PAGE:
By: James Shillinglaw
Carnival Cruise Line has become the first cruise operator to be certified “sensory inclusive” by KultureCity, a leading nonprofit organization dedicated to accessibility and inclusion for individuals with sensory needs and invisible disabilities. The rollout of the program started in October and all of Carnival’s South Florida-based ships are certified, with the balance of the fleet scheduled to be completed by March 2020.
As part of a comprehensive fleetwide training program, hundreds of guest-facing team members, including guest services personnel and youth staff, have been trained to understand and help adults, youth and children with sensory related questions or needs relating to conditions such as Autism, ADHD, Down syndrome, PTSD, etc.
In addition, KultureCity sensory bags are available for check out for the duration of the cruise and contain a variety of items to help calm, relax and manage sensory overload. Items include comfortable noise cancelling headphones (provided by Puro Sound Labs), fidget toys, and a visual feeling thermometer (produced in conjunction with Boardmaker), as well as a KultureCity VIP lanyard to help staff easily identify guests.
These measures have proven to be helpful in the more than 450 landside venues like stadiums, arenas and amusement parks that have partnered with KultureCity. Carnival says that since the program has been implemented aboard the first wave of its ships, feedback from guests and their families has been overwhelmingly positive. Once on board, guests should inquire at the Guest Services desk to inquire about borrowing a sensory bag and any other accommodations that are available.
Informational videos featuring actor Christopher Gorham, a member of the KultureCity board of directors, designed to create greater awareness among all guests, are playing on in-stateroom televisions on the line’s six certified ships and will expand across the fleet as the program rolls out to other ships.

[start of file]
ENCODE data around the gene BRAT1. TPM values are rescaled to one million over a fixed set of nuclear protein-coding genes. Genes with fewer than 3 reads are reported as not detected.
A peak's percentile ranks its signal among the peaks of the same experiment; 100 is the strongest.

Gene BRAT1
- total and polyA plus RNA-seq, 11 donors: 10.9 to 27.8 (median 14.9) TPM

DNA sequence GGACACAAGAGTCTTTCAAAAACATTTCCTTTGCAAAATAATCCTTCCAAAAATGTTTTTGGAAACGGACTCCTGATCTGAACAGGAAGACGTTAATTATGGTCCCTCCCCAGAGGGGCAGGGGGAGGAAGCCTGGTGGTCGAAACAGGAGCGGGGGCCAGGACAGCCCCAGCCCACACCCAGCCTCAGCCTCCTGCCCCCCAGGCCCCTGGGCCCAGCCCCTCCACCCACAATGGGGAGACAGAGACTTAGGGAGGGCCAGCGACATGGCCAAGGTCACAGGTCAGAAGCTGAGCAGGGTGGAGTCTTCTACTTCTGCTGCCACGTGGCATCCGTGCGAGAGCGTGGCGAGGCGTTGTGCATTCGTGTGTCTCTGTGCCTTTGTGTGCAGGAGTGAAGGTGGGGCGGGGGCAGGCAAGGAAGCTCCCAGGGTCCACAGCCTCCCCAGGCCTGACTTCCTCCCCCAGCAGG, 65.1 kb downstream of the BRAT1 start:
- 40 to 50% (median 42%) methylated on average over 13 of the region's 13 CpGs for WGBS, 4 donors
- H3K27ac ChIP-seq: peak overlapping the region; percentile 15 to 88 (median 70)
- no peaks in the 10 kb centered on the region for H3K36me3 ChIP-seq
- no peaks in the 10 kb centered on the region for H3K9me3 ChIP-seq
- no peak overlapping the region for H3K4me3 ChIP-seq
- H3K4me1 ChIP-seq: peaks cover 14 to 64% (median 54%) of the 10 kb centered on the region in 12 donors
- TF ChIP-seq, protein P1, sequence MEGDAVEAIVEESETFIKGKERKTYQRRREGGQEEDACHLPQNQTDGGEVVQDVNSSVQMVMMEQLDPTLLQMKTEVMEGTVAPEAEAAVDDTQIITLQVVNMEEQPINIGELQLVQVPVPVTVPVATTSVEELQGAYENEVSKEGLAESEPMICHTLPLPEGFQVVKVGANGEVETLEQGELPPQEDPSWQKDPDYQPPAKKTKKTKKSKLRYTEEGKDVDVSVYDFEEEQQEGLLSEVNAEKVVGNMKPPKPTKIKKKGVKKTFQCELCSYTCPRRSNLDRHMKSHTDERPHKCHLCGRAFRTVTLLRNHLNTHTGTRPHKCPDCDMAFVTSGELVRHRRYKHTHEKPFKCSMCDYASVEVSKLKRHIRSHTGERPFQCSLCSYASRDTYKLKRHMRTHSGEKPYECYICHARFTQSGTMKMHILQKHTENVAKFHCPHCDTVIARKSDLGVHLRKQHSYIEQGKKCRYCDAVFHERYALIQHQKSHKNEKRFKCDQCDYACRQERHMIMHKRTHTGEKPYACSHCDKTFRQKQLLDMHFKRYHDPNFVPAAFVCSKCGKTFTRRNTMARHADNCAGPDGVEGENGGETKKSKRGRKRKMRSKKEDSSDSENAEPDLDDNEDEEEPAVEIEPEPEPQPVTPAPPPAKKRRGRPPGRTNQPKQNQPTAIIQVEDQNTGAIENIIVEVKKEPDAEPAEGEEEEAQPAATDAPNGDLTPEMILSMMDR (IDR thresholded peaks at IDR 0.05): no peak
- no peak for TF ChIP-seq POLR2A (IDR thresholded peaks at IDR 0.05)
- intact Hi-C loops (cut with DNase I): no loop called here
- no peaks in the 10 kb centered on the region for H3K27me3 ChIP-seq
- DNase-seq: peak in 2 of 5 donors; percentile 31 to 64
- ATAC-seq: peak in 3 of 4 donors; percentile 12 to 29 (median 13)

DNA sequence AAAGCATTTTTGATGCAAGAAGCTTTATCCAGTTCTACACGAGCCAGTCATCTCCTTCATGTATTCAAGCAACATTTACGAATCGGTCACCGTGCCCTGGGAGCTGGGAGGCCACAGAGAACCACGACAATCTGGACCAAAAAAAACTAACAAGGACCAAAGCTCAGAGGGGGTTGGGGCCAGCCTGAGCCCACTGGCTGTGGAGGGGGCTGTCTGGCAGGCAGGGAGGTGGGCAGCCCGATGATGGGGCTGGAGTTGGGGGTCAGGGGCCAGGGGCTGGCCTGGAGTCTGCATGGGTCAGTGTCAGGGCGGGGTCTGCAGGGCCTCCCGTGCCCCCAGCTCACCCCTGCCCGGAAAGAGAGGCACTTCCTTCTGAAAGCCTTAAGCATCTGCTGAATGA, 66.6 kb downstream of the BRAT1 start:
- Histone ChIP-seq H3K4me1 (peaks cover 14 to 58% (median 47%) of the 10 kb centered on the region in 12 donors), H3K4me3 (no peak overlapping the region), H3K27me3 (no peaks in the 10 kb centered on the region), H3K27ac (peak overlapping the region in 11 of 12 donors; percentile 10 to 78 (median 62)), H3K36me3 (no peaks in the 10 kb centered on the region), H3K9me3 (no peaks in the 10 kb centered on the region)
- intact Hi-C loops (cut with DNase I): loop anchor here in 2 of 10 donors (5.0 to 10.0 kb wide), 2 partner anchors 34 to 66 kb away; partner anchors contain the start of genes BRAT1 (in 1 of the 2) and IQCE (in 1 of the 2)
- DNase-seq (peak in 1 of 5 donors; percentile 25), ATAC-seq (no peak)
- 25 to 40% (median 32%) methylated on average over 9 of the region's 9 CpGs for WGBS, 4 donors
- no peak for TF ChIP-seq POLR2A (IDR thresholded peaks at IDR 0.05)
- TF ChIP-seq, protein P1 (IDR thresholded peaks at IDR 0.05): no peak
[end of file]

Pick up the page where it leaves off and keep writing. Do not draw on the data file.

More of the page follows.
“Carnival Cruise Line and KultureCity share a heartfelt commitment to acceptance and inclusivity. Working together, all of our guests can maximize their enjoyment and be the truest versions of themselves during their time on board,” said Vicky Rey, Carnival’s vice president of guest care and communications and the company’s ADA Responsibility Officer.
In addition to the KultureCity certification, Carnival will be the first cruise operator to complete an additional special needs certification program offered by the International Board of Credentialing and Continuing Education Standards (IBCCES). The IBCCES program includes 17 continuing education units (CEUs) of training in a variety of special needs, such as Autism, Down Syndrome, mobility issues, and various other disabilities.
In addition, Carnival’s youth staff have different resources on hand to help soothe, calm and entertain children participating in our youth programs, such as weighted vests, conversation cards, sensory games and other aids.
“Carnival Cruise Line is to be commended for training their staff about autism and offering sensory bags that will enable individuals with autism and their families to have an enjoyable cruise,” Dr. Temple Grandin, a renowned autism advocate and author and one of the first individuals on the autism spectrum to document the insights she gained from her personal experience with autism.
For more information on the KultureCity program, visit the Guests with Disabilities page on www.Carnival.com.
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